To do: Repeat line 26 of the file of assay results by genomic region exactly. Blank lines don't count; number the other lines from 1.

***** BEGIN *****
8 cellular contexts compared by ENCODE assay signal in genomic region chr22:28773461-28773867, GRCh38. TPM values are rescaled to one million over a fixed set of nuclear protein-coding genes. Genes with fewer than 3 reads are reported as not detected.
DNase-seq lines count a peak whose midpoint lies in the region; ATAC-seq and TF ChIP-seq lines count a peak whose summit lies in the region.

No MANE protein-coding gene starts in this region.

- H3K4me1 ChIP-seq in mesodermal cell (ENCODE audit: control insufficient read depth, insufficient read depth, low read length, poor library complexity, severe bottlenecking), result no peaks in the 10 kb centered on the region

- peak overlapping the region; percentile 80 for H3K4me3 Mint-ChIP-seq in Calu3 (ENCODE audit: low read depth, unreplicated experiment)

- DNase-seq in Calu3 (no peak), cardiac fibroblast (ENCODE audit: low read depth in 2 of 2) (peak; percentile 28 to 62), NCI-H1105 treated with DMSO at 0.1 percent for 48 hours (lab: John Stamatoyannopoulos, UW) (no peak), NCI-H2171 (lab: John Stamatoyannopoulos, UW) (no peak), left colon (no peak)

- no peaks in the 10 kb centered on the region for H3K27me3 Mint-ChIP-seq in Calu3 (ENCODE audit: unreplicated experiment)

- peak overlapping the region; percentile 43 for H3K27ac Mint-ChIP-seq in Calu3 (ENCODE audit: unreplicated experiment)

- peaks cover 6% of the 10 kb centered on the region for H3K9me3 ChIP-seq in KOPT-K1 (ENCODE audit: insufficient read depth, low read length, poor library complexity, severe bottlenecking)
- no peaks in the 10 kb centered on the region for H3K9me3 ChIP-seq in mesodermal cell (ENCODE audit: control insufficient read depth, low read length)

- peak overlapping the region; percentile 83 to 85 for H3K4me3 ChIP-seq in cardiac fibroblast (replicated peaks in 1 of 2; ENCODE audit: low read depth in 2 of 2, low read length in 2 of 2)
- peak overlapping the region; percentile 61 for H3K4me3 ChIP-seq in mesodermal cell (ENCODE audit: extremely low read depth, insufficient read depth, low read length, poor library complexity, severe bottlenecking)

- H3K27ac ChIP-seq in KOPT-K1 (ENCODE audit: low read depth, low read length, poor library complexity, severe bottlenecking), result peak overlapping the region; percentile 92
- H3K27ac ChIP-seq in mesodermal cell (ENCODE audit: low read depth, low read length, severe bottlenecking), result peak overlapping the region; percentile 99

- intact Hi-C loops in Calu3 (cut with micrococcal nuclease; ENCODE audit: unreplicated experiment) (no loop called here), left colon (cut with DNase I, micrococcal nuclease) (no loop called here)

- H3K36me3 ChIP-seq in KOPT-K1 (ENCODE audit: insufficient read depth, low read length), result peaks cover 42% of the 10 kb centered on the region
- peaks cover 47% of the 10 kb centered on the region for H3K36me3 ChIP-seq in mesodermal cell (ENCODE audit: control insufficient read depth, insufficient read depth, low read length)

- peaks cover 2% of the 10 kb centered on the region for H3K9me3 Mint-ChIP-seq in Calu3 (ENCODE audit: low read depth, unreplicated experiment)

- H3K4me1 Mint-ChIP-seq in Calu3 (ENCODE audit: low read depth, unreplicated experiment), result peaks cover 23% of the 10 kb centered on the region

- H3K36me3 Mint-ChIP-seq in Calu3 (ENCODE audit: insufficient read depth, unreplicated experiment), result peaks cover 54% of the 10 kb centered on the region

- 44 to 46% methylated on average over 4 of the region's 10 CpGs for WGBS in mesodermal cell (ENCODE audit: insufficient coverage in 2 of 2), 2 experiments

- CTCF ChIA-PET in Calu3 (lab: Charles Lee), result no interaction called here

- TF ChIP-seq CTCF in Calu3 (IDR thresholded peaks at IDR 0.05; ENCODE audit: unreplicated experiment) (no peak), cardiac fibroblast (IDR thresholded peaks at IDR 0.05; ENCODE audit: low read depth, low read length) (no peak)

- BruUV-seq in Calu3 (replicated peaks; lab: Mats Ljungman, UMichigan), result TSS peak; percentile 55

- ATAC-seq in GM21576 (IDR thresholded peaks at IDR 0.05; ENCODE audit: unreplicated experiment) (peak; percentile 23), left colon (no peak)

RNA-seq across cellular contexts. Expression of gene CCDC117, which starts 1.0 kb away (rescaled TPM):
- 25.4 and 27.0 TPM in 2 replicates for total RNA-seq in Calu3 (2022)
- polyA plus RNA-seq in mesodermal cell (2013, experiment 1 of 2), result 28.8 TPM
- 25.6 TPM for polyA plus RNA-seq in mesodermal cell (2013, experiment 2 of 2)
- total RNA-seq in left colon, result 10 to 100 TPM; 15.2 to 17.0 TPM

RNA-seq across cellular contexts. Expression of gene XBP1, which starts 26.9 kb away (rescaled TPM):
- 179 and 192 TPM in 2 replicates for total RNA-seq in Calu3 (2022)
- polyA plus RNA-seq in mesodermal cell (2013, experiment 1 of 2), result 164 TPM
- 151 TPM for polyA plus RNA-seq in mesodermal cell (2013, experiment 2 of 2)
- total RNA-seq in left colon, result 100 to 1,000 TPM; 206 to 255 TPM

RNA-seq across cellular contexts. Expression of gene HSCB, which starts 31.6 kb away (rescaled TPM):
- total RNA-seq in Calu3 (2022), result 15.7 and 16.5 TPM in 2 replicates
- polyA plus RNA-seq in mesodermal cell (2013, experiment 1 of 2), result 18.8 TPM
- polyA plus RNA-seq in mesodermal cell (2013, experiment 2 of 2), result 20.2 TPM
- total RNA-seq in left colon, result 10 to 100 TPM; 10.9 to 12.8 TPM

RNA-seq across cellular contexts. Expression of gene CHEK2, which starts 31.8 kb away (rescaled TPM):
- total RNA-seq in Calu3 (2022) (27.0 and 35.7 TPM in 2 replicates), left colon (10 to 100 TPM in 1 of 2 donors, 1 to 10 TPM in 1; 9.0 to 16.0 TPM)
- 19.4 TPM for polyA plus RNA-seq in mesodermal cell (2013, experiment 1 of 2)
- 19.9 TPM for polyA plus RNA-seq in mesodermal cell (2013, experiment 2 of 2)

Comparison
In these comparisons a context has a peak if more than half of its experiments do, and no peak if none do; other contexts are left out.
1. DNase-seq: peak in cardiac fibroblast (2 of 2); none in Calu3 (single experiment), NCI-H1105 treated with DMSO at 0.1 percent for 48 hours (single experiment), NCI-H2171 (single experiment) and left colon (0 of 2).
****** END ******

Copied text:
RNA-seq across cellular contexts. Expression of gene CCDC117, which starts 1.0 kb away (rescaled TPM):